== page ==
Critical Thinking Activities in Nursing Programs

Instructor: Alyssa Campbell

Alyssa is an active RN and teaches Nursing and Leadership university courses. She also has a Doctorate in Nursing Practice and a Master's in Business Administration.

Today, it's necessary for nurses to function as an extension of high-level care providers. Read this lesson to learn how Certified Nurse Educators help student nurses develop critical thinking skills to take better care of their patients.

Training the Future Healthcare Workforce

Certified Nurse Educators are tasked with developing ways to engage their students to think strategically and manage challenging patient assignments. Certified Nursing Educators (CNEs) function as expert nursing educators that are especially passionate about advancing the practice of the nursing profession, and have taken a national exam certifying their high level of knowledge and investment in the specialty of education.

CNEs may work with students in academic settings in colleges and universities. Nurse educators are considered valuable resources for fellow faculty members to build a strong nursing program and for the development of nursing students into confident and competent graduates. CNEs are well-respected by colleagues and students for their comprehensive teaching strategies and abilities to incorporate critical thinking activities into academic curriculum.

Practicing the Concept: Example Activities

About halfway through nursing school, students are exposed to simulated environments to apply theory by practicing skills. CNEs can promote critical thinking through the development and facilitation of engaging activities.

Simulated Patient Cases

Cheryl, a CNE, introduced simulation (mock situations that model real scenarios) to her fellow instructors, explaining that simulation is used to practice a variety of skills and allows students to demonstrate their progress. Her fellow instructors began creating simulated patient cases to help students develop critical thinking in the following domains:

  • Physical, hands-on skills: medication administration, dressing changes, and assessments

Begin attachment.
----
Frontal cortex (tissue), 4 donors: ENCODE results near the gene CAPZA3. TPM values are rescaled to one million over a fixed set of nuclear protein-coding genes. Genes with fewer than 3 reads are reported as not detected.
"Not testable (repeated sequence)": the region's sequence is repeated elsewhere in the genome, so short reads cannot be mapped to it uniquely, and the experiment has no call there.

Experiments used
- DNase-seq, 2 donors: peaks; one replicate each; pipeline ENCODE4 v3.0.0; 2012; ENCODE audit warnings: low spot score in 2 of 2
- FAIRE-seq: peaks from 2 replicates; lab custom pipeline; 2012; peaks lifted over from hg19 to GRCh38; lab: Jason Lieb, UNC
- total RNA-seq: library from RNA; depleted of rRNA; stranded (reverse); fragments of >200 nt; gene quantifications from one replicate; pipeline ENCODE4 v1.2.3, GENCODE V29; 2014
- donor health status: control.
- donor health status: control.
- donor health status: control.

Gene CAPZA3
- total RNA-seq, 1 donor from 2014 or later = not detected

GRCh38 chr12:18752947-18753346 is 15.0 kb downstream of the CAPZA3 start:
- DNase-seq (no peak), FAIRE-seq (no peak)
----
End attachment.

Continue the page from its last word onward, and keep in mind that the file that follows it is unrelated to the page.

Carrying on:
• Communication techniques: practicing active listening, coaching, and teaching skills

Now that her team has developed a variety of simulated patient cases, she explains that the students can develop the ability to think critically by adding some challenging elements to the cases.

Medication Administration Simulation


  • A simulated clinical setting
  • Low fidelity manikin, or injectable task trainer with intravenous capabilities
  • Mock set of provider orders
  • IV pump (if simulating IV medication)


  1. Instruct students to practice and demonstrate a variety of intravenous and intramuscular medications.
  2. Have students work independently or in groups of two.
  3. Provide mock doctor orders for medication.
  4. Instruct students to safely demonstrate safe medication administration.
  5. Provide feedback on critical thinking skills: identification of missing order items, identification of unsafe and inappropriate dosing, ability to program pump or drawing up of medication, and the ability to identify steps to correct presented issues.

To develop critical thinking skills, the patient cases should include medication relevant items like allergies to the medication, missing physician orders, and complex mathematics to calculate dosing. These case challenges bring an interesting element of engagement to the course, connecting theory to real-life job skills.

Simulating Dressing Changes


  • A simulated clinical setting
  • Manikin or volunteer to act as a patient
  • Moulage (makeup applied to look like an infected wound)
  • Appropriate dressing supplies (gauze pads, sterile saline)


  1. Instruct patients on the purpose of the simulation.
  2. Separate students into small groups of two to four people.
  3. Provide realistic doctor's orders for a dressing change.
  4. Allow students to work through the scenario.
  5. Provide feedback on critical thinking skills: safe patient handling and body mechanics, accuracy of dressing change, depth of assessment, identification of wound infection, and proper plans for future patient care.

This simulation not only covers the equipment and supplies needed for safe and clean dressing changes, but also teaches students how to think critically in terms of caring for wounds. Students are presented with normal and infected wounds, and learn how to appropriately assess, document, and report wounds. By the end of this simulation session, students should understood when to report wounds to the doctor, and the implications of an infected wound on the overall health of their patients.

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